President Obama’s visit to Texas became fodder in the governor’s race Thursday, with Democrat Wendy Davis suggesting he should visit the U.S-Mexico border in person and Republican Greg Abbott challenging him to adopt the “Texas model” in Washington.
During a news conference at a downtown Austin coffee shop, Abbott highlighted the growth of female-owned businesses in the state and said Texas was thriving despite a heavy-handed federal government.
The Texas attorney general called Obama “all hat and no cattle” and said he hoped that while the president was in the state, he would “learn why Texas is the best state in the nation for creating jobs.”
“The Texas model promotes opportunity and rewards ingenuity by having less government, low taxes, predictable regulations and the right-to-work laws that have prevented disasters like what we’ve seen in Detroit, Michigan,” Abbott said.
Davis, who spoke Thursday at the Austin Convention Center to an Association of Texas Professional Educators summit, was asked by reporters afterward about Republican demands that Obama travel to the U.S.-Mexico border to see firsthand the unfolding crisis caused by a wave of children migrants.
“I think it’s important to do that," Davis said. "I hope at some point in time he will make time in order to do it, because I think it’s one thing to hear the number. It’s another thing to see for yourself the people, thousands, who are coming across, many children contained in pens as they first come into the control of Border Patrol,” she said. “We can hear it about it in the abstract, but to see it for ourselves provides real meaning behind what’s going on."
The Democratic senator was also asked if she was distancing herself from Obama, whose approval ratings are particularly low in conservative Texas. She spoke to reporters about an hour before Obama’s speech, which was just a few blocks away.
Davis said she was “absolutely not” distancing herself from the president, noting that she met with him a few weeks ago when he delivered a speech on civil rights in Austin. She told reporters she had to be in Dallas later Thursday to continue speaking out about her opponent’s effort to “hide the location of dangerous chemicals from Texas families.”
Davis was referring to Abbott’s controversial ruling in May preventing the disclosure of data that reveals where chemical plants are storing hazardous chemicals.
The “Tier II” reports had been available for years under the federal Community Right to Know law, but Abbott’s office ruled that a 2003 state homeland security law — passed in the wake of the 9/11 terrorist attacks — prevented public dissemination of the reports on the grounds that evil-doers could use the information in them to make a bomb.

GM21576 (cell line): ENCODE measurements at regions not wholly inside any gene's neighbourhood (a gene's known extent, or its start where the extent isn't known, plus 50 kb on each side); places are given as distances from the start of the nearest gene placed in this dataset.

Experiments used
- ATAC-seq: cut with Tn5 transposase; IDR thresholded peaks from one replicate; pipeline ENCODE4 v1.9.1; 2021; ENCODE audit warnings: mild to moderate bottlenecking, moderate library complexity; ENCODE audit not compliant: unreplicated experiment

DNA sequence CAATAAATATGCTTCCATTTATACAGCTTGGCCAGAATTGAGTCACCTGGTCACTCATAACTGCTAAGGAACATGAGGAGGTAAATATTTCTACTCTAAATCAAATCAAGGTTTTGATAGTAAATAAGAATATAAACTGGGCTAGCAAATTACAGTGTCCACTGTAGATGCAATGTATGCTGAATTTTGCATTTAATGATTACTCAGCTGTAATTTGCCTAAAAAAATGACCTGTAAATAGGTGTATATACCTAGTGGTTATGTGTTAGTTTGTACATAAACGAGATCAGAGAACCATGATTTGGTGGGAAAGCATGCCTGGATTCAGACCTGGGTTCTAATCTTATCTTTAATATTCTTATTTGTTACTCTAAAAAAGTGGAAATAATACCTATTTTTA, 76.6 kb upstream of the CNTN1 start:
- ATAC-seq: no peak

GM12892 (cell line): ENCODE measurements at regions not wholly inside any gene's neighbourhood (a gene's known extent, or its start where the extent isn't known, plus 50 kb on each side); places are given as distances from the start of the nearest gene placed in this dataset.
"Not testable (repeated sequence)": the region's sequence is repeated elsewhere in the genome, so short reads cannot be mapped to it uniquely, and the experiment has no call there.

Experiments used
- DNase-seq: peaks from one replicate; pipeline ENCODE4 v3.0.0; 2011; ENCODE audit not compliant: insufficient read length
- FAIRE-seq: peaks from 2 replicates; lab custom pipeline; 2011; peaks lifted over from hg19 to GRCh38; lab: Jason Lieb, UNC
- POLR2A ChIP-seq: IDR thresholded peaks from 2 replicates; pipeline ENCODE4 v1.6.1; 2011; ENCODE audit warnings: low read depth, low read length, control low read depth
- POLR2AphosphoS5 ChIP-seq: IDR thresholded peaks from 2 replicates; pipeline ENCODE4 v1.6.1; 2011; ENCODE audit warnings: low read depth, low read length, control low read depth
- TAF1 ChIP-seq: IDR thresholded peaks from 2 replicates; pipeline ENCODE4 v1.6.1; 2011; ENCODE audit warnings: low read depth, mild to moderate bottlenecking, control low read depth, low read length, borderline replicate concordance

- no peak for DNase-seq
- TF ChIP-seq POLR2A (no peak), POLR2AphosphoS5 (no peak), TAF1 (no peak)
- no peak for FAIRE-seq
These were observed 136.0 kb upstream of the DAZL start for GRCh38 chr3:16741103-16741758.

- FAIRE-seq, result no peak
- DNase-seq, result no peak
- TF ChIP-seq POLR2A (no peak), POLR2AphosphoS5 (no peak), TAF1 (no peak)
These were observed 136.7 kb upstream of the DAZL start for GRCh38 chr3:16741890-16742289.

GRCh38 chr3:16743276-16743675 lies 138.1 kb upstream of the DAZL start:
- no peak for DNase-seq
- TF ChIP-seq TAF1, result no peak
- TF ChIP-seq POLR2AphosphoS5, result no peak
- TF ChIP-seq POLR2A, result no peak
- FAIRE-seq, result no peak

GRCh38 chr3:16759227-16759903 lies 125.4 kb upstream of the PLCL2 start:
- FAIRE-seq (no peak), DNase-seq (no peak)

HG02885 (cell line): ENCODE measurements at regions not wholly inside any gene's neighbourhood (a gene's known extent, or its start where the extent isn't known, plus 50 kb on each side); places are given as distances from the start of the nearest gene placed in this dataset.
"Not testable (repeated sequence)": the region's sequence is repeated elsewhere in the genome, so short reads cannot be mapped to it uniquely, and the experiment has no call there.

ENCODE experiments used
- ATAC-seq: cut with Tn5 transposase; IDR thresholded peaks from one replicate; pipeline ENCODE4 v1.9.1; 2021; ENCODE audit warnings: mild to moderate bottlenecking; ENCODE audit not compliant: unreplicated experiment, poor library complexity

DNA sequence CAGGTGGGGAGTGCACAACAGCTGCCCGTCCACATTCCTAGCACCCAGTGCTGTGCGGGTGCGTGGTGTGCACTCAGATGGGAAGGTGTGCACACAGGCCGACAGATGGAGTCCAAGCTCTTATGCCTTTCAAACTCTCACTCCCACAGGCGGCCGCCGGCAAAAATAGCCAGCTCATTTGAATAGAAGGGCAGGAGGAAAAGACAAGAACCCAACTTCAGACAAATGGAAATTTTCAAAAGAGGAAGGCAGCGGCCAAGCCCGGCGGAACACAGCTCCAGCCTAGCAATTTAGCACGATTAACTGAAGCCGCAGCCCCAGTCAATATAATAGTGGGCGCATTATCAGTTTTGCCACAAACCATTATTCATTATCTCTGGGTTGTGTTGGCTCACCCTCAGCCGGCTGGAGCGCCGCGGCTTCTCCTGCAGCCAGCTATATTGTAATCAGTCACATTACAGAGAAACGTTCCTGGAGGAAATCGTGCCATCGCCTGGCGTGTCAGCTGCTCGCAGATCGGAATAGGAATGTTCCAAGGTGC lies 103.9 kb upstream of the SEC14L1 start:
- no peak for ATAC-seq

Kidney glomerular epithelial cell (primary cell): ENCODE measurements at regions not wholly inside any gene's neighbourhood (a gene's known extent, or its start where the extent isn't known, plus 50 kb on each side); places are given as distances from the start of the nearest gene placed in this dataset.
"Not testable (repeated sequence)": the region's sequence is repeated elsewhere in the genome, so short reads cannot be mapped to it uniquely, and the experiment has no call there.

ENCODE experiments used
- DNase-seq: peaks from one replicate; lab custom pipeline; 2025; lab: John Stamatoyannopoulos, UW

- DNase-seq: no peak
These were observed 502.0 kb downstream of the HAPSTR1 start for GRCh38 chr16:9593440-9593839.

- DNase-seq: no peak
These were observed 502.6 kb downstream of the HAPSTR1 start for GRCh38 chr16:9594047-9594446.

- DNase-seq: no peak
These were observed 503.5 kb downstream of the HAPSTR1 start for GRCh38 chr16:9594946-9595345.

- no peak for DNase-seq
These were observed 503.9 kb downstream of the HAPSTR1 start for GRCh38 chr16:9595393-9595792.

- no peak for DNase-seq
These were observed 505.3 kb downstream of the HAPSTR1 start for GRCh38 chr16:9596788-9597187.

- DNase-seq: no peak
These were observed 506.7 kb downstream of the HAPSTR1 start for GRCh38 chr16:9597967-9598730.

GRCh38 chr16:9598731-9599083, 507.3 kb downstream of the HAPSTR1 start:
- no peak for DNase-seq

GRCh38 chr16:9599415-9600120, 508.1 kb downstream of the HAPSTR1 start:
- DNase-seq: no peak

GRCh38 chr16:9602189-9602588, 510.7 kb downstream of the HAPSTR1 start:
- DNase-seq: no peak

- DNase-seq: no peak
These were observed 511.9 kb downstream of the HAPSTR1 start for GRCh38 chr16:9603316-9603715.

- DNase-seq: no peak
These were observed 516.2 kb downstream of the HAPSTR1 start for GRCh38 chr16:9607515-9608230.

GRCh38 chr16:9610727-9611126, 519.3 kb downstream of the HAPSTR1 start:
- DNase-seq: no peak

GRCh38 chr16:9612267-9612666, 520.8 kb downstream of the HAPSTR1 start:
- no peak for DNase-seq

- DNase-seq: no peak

The decision provoked a furor from critics, including Davis, who said average citizens would no longer be able to find out what dangerous chemicals might be stored in their neighborhoods.
Abbott told reporters last week that Texans could just “drive around” their neighborhoods to locate chemical facilities themselves. Then, using a state law providing direct access to the reports, he said they could ask the plants for the Tier II reports.
After several reporters tested the theory and were shown the door at various chemical facilities, Abbott acknowledged that citizens did not have easy access to the information and has since proposed a new law that would require fire departments to make the data available during normal business hours.
Although his campaign had earlier suggested that local fire departments already could give out that information, Abbott told The Texas Tribune in an interview Thursday that they were not allowed to disseminate the information.
“Right now they can’t,” he said. “That’s why my proposal is to make this information more conveniently accessible, is to allow people to seek and obtain the information from the fire marshals who already have this information.”
Abbott was asked what might prevent a terrorist from gaining access to the information through the fire marshals or the departments they work for. He said it would be up to those local officials to determine whether the people asking for it were up to no good.
“If this information can be obtained from a fire marshal, it can be done in a way where they’re going to know who it is seeking the information and they can make assessments about whether or not the people acquiring the information can pose any type of terroristic threat.”